/etc/ permissions

Discussion in 'Server Operation' started by CarbonCopy, Apr 23, 2010.

  1. CarbonCopy

    CarbonCopy New Member

    Would I be safe to set the permissions for every file in /etc to 644? It would allow root to still edit them and all other users to read them. Then just remove read permissions where required. Right now I have almost all files in /etc set to 777 because I was trying to fix permissions and everything broke.

    Also, my /var directory is all set to 777 because whenever I try to change it to something more secure, my email or something else normally breaks. What are safe permissions for /var and it's sub directories?

    And is it safe to set everything in /etc/sysconfig to 600? From what I can tell, only root needs read

    And what about /etc/init.d? It seems like it should only need root read/write permissions
    Last edited: Apr 23, 2010
  2. punk0mi

    punk0mi New Member

    You really shouldn't ever need to toy with permissions in the /etc directory...obviously you see what happens if you do and something goes wrong or you don't know what effect it will have.

    As far as the /var/ directory...set it to 755. Most all directories under the / should be set to 755. The only directories that have different permissions are:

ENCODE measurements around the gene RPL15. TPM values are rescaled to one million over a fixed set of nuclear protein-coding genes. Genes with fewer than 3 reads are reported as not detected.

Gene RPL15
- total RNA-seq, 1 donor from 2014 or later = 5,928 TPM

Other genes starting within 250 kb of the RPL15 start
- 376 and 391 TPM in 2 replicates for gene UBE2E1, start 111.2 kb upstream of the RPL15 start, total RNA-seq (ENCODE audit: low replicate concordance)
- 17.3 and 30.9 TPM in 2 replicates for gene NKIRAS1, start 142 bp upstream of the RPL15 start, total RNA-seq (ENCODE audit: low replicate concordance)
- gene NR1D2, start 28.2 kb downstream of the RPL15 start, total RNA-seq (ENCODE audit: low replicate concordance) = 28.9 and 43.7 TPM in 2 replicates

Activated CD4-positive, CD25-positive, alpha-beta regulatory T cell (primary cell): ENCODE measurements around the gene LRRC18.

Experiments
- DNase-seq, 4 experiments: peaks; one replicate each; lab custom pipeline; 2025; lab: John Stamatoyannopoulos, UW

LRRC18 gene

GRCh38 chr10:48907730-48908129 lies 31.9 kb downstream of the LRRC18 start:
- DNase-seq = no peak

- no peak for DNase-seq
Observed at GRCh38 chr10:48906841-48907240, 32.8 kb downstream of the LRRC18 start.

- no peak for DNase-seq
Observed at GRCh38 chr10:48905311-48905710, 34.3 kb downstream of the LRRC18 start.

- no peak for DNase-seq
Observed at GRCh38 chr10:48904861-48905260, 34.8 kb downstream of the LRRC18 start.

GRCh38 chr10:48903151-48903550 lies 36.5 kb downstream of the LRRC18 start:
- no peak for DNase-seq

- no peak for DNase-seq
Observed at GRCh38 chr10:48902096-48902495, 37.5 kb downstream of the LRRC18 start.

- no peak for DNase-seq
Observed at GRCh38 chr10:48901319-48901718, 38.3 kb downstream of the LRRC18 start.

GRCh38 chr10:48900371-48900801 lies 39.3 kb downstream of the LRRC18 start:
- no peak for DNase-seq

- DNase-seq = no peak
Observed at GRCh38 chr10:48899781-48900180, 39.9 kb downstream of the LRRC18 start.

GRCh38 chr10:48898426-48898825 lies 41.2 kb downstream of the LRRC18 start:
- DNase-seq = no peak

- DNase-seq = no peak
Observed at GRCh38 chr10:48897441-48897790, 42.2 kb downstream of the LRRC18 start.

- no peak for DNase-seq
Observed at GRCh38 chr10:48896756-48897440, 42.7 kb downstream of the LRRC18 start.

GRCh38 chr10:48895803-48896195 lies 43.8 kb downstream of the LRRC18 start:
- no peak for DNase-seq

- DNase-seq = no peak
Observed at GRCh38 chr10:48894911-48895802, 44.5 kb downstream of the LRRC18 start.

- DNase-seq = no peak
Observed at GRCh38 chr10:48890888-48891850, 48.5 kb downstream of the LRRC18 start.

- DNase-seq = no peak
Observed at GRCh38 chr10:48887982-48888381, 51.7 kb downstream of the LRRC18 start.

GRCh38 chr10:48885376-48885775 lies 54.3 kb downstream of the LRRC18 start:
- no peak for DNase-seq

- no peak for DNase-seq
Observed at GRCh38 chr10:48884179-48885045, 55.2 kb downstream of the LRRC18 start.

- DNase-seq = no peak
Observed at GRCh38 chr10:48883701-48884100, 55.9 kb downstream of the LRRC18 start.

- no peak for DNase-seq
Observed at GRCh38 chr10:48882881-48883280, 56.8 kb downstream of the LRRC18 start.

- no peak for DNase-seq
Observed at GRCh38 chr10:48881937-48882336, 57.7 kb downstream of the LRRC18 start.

/tmp (777)
    /proc (555)

    Just out of curiosity, why were you messing with permissions of /etc?
  3. CarbonCopy

    CarbonCopy New Member

    I was trying to make it more secure so other shell users couldn't access certain files and everything just got screwed up. I'm going through and setting most of the files to 644 and directories to 755, except for the scripts of course. I'm testing every step of the way and it's working much better.

    And every single file in the /var directory is 777 so I need to go through that next and figure out proper permissions. It's all very time consuming, but that's what happens. It's a good learning experience at least.
  4. BorderAmigos

    BorderAmigos New Member

    "And what about /etc/init.d? It seems like it should only need root read/write permissions "

    About everything in that directory needs execute permissions. If you want to prevent shell users from access to commands check out jailkit.
    Last edited: Apr 29, 2010

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